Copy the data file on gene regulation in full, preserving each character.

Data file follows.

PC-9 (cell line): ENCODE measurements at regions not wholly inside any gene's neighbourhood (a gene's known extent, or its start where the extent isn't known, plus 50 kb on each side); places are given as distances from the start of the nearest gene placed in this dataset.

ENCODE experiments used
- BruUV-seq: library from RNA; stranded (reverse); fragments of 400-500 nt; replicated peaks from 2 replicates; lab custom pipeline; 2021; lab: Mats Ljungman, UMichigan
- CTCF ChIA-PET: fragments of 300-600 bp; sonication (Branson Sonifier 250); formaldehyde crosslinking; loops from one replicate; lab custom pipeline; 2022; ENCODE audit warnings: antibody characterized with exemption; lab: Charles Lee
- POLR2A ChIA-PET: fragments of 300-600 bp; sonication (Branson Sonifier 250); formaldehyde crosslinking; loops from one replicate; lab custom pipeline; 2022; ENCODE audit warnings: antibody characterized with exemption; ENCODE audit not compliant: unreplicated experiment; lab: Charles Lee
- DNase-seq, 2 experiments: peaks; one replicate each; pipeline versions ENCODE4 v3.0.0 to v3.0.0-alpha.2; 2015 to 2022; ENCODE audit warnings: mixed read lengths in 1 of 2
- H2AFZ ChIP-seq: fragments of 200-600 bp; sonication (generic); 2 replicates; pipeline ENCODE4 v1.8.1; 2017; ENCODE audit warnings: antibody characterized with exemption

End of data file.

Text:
PC-9 (cell line): ENCODE measurements at regions not wholly inside any gene's neighbourhood (a gene's known extent, or its start where the extent isn't known, plus 50 kb on each side); places are given as distances from the start of the nearest gene placed in this dataset.

ENCODE experiments used
- BruUV-seq: library from RNA; stranded (reverse); fragments of 400-500 nt; replicated peaks from 2 replicates; lab custom pipeline; 2021; lab: Mats Ljungman, UMichigan
- CTCF ChIA-PET: fragments of 300-600 bp; sonication (Branson Sonifier 250); formaldehyde crosslinking; loops from one replicate; lab custom pipeline; 2022; ENCODE audit warnings: antibody characterized with exemption; lab: Charles Lee
- POLR2A ChIA-PET: fragments of 300-600 bp; sonication (Branson Sonifier 250); formaldehyde crosslinking; loops from one replicate; lab custom pipeline; 2022; ENCODE audit warnings: antibody characterized with exemption; ENCODE audit not compliant: unreplicated experiment; lab: Charles Lee
- DNase-seq, 2 experiments: peaks; one replicate each; pipeline versions ENCODE4 v3.0.0 to v3.0.0-alpha.2; 2015 to 2022; ENCODE audit warnings: mixed read lengths in 1 of 2
- H2AFZ ChIP-seq: fragments of 200-600 bp; sonication (generic); 2 replicates; pipeline ENCODE4 v1.8.1; 2017; ENCODE audit warnings: antibody characterized with exemption